From then on, Guéranger's life was given up to developing the young monastic community, to procuring for it the necessary material and resources, and to inspiring it with an absolute devotion to the Church and the Pope. Amongst those who came to Solesmes, either to follow the monastic life or to seek self-improvement by means of retreats, Dom Guéranger found many collaborators and valuable steadfast friends. Dom Pitra, afterwards Cardinal, renewed the great literary traditions of the Benedictines of the seventeenth and eighteenth centuries; Bishops Pie of Poitiers and Berthaud of Tulle, Père Lacordaire, the Count de Montalembert and Louis Veuillot, were all interested in the abbot's projects and even shared his labours.[3]

Unfortunately the controversy occasioned by several of Guéranger's writings had the effect of drawing his attention to secondary questions and turning it away from the great enterprises of ecclesiastical science, in which he always manifested a lively concern. The result was a work in which polemics figured prominently, and which now evokes only mediocre interest, and, although the time spent upon it was by no means lost to the cause of the Church, Guéranger's historical and liturgical pursuits suffered in consequence. He devoted himself too largely to personal impressions and neglected detailed and persevering investigation. His quickness of perception and his classical training permitted him to enjoy and to set forth, treat in an interesting way, historical and liturgical subjects which, by nature, were somewhat unattractive. Genuine enthusiasm, a lively imagination, and a style tinged with romanticism have sometimes led him, as he himself realized, to express himself and to judge too vigorously.

Being a devout and ardent servant of the Church, Guéranger wished to re-establish more respectful and more filial relations between France and the Holy See, and his entire life was spent in endeavouring to effect a closer union between the two. With this end in view he set himself to combat, wherever he thought he found its traces, the separatist spirit that had, of old, allied itself with Gallicanism and Jansenism. With a strategic skill which deserves special recognition, Dom Guéranger worked on the principle that to suppress what is wrong, the thing must be replaced, and he laboured hard to supplant everywhere whatever reflected the opinion he was fighting. He fought to have the Roman liturgy substituted for the diocesan liturgies, and he lived to see his efforts in this line crowned with complete success. On philosophical ground, he struggled with unwavering hope against Naturalism and Liberalism, which he considered a fatal impediment to the constitution of an unreservedly Christian society. He helped, in a measure, to prepare men's minds for the definition of the papal infallibility, a dogma which reversed the struggle against papal authority fought a century previously by many Gallican and Josephite bishops. On both the occasion of the definition of the Immaculate Conception (1854) and on that of Papal Infallibility (1870), Guéranger contributed written works that served to uphold the Holy See in making these ex cathedra pronouncements.[4]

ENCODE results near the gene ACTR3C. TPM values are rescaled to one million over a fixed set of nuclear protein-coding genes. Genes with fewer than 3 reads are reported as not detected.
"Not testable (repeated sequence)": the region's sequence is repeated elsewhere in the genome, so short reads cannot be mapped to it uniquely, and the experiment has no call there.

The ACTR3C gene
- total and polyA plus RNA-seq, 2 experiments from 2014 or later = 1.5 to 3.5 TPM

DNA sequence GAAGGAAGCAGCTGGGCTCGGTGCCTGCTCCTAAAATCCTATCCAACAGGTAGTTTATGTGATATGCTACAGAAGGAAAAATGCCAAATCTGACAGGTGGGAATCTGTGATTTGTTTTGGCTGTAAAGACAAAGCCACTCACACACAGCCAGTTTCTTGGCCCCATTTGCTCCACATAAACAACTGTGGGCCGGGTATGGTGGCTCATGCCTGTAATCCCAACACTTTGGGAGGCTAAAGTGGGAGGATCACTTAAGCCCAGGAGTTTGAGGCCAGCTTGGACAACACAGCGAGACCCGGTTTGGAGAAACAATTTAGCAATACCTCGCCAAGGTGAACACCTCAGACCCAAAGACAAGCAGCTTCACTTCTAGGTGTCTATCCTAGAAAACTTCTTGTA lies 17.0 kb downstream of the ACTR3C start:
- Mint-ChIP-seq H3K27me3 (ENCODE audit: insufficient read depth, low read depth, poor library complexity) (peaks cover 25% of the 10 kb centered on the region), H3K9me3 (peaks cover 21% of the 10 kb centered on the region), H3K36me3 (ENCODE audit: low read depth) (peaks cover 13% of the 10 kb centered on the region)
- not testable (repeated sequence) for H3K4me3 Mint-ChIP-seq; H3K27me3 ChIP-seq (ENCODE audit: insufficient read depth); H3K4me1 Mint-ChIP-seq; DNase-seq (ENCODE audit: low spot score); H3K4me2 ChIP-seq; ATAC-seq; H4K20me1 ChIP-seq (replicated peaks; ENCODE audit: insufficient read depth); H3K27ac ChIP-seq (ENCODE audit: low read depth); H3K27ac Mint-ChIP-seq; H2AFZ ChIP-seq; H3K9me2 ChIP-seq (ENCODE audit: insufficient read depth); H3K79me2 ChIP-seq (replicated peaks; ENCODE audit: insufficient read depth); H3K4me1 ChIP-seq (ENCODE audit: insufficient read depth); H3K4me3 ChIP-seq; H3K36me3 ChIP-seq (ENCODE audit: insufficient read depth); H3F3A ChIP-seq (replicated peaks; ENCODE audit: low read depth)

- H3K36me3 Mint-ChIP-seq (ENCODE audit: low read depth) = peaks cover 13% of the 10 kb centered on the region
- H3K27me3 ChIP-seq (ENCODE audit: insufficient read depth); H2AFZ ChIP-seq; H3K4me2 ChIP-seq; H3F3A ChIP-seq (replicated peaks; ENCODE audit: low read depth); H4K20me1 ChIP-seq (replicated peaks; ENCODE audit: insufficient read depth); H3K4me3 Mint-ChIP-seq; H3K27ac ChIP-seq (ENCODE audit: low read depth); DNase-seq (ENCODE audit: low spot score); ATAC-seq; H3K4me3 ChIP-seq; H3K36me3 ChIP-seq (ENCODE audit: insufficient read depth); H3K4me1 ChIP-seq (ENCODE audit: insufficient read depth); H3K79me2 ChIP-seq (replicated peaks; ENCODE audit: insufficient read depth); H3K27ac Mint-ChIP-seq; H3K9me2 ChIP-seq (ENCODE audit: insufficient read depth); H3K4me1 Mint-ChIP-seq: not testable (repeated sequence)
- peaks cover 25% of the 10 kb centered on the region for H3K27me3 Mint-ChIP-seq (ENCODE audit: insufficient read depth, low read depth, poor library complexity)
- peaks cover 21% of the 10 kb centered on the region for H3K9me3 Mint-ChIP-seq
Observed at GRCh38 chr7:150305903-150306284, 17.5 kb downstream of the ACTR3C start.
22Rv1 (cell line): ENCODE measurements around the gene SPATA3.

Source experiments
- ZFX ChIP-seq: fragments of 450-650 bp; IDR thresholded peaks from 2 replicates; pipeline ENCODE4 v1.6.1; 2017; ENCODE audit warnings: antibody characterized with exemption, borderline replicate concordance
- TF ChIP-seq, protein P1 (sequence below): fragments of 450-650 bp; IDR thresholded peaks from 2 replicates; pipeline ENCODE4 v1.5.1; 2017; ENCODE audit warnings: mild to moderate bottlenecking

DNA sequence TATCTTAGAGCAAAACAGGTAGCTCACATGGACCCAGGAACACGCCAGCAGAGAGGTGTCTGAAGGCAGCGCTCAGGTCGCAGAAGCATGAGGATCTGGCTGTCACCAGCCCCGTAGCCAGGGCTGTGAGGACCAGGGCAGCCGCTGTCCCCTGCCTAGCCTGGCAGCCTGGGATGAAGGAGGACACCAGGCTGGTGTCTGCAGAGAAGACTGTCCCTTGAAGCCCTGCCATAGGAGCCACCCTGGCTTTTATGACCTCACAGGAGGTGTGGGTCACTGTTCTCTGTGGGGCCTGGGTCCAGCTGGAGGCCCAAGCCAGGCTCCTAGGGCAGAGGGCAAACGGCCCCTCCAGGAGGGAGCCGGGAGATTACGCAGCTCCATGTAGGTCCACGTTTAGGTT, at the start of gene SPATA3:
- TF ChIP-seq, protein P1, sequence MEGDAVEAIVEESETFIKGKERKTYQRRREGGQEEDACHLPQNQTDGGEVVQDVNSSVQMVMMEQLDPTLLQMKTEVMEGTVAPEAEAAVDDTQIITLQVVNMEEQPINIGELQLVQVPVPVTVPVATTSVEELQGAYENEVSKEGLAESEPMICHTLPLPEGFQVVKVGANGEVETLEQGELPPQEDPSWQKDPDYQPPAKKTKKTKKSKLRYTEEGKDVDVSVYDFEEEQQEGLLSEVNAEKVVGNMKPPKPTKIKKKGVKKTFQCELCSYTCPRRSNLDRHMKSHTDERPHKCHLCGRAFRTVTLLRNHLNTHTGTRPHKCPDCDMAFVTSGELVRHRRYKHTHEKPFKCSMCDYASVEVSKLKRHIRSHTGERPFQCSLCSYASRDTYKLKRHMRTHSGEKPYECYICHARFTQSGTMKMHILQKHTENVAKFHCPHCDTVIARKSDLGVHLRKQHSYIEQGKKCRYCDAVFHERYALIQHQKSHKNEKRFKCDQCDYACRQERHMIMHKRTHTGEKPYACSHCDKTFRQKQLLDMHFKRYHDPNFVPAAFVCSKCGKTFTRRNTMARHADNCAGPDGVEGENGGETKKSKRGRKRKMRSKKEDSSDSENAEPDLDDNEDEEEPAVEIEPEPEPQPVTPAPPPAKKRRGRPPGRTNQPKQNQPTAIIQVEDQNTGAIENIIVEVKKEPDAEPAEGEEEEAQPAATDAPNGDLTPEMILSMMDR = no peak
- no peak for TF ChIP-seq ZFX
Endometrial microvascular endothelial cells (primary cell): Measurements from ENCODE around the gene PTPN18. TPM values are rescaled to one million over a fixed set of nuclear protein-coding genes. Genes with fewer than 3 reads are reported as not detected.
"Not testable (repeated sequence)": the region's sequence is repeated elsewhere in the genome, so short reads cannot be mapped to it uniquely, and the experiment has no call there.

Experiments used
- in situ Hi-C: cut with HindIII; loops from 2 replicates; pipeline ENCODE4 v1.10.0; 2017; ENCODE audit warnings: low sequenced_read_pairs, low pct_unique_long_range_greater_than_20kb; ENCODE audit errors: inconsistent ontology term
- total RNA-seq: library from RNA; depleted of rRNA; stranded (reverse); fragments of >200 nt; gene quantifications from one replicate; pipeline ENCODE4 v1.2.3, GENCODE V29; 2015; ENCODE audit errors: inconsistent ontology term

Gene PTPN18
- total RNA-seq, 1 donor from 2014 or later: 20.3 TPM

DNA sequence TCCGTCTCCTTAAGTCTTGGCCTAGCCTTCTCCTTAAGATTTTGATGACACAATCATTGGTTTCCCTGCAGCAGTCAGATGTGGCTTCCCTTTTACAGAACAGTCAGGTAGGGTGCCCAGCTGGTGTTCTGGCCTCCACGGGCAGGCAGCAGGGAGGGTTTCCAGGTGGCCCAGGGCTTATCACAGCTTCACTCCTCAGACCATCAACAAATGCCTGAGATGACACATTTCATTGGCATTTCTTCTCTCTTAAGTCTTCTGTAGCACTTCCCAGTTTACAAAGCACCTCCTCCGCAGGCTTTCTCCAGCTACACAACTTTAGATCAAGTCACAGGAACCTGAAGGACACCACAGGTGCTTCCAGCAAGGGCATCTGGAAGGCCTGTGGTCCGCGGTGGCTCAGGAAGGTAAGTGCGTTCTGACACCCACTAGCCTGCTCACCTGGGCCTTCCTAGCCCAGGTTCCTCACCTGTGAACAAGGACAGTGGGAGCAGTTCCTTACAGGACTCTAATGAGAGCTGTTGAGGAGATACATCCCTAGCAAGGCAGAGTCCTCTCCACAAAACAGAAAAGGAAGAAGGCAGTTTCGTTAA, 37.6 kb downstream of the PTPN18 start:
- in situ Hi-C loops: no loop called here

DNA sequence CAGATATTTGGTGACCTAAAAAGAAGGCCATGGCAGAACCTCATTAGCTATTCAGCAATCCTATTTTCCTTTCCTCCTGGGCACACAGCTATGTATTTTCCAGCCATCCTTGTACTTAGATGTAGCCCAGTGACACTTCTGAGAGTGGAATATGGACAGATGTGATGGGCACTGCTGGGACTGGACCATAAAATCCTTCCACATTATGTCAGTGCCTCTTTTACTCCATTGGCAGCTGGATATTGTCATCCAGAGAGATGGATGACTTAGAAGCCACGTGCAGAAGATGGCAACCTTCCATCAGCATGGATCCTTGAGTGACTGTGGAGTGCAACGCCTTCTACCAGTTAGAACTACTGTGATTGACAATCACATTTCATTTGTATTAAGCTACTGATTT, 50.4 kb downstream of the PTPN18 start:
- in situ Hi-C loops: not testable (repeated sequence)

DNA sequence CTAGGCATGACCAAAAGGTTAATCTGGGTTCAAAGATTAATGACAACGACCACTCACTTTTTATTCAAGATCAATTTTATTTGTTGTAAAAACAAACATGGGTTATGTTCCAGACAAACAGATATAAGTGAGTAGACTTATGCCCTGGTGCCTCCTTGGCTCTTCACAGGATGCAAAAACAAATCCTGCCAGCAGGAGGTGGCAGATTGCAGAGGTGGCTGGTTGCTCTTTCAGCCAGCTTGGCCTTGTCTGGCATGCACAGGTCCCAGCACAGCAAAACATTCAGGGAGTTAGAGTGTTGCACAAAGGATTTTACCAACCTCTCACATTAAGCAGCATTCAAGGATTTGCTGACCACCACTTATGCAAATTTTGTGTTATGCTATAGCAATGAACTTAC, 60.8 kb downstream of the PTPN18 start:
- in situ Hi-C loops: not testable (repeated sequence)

In 1841 Guéranger began to publish a mystical work by which he hoped to arouse the faithful from their spiritual torpor and to supplant what he deemed the lifeless or erroneous literature that had been produced by the French spiritual writers of the 17th and 18th centuries. L'Année liturgique, of which the author was not to finish the long series of fifteen volumes, is probably the one of all his works that best fulfilled the purpose he had in view. Accommodating himself to the development of the liturgical periods of the year, the author laboured to familiarize the faithful with the official prayer of the Church by lavishly introducing fragments of the Eastern and Western liturgies, with interpretations and commentaries.

Amid his many labours, Guéranger had the satisfaction of witnessing the spreading of the restored Benedictine Order. Two unsuccessful attempts at foundations in Paris and the former Acey Abbey did not deter him from new efforts in the same line, and, thanks to his zealous perseverance, monasteries were established at Ligugé and Marseilles. Moreover, in his last years, he oversaw, in collaboration with the first abbess, Mother Cécile Bruyère, the establishment of a community of women under the Rule of St. Benedict at St. Cecilia's Abbey, Solesmes. This life, fraught with so many trials and filled with such great achievements, drew to a peaceful close at Solesmes.

Cause for beatification[edit]

The cause for Servant of God Guéranger's beatification was opened by the Holy See in 2005.[4]


  1. ^ "CATHOLIC ENCYCLOPEDIA: Prosper Louis Pascal Gueranger". Retrieved 2023-02-12.
  2. ^ a b c "Dom Prosper Guéranger", Abbaye Saint-Pierre Solesmes
  3. ^ a b c Leclercq, Henri. "Prosper Louis Pascal Guéranger." The Catholic Encyclopedia Vol. 7. New York: Robert Appleton Company, 1910. 29 December 2018Public Domain This article incorporates text from this source, which is in the public domain.
  4. ^ a b Anderson, Philip. "An Unequaled Liturgist", Our Lady of Clear Creek Abbey



 This article incorporates text from a publication now in the public domainLeclercq, Henri (1910). "Prosper Louis Pascal Guéranger". In Herbermann, Charles (ed.). Catholic Encyclopedia. Vol. 7. New York: Robert Appleton Company.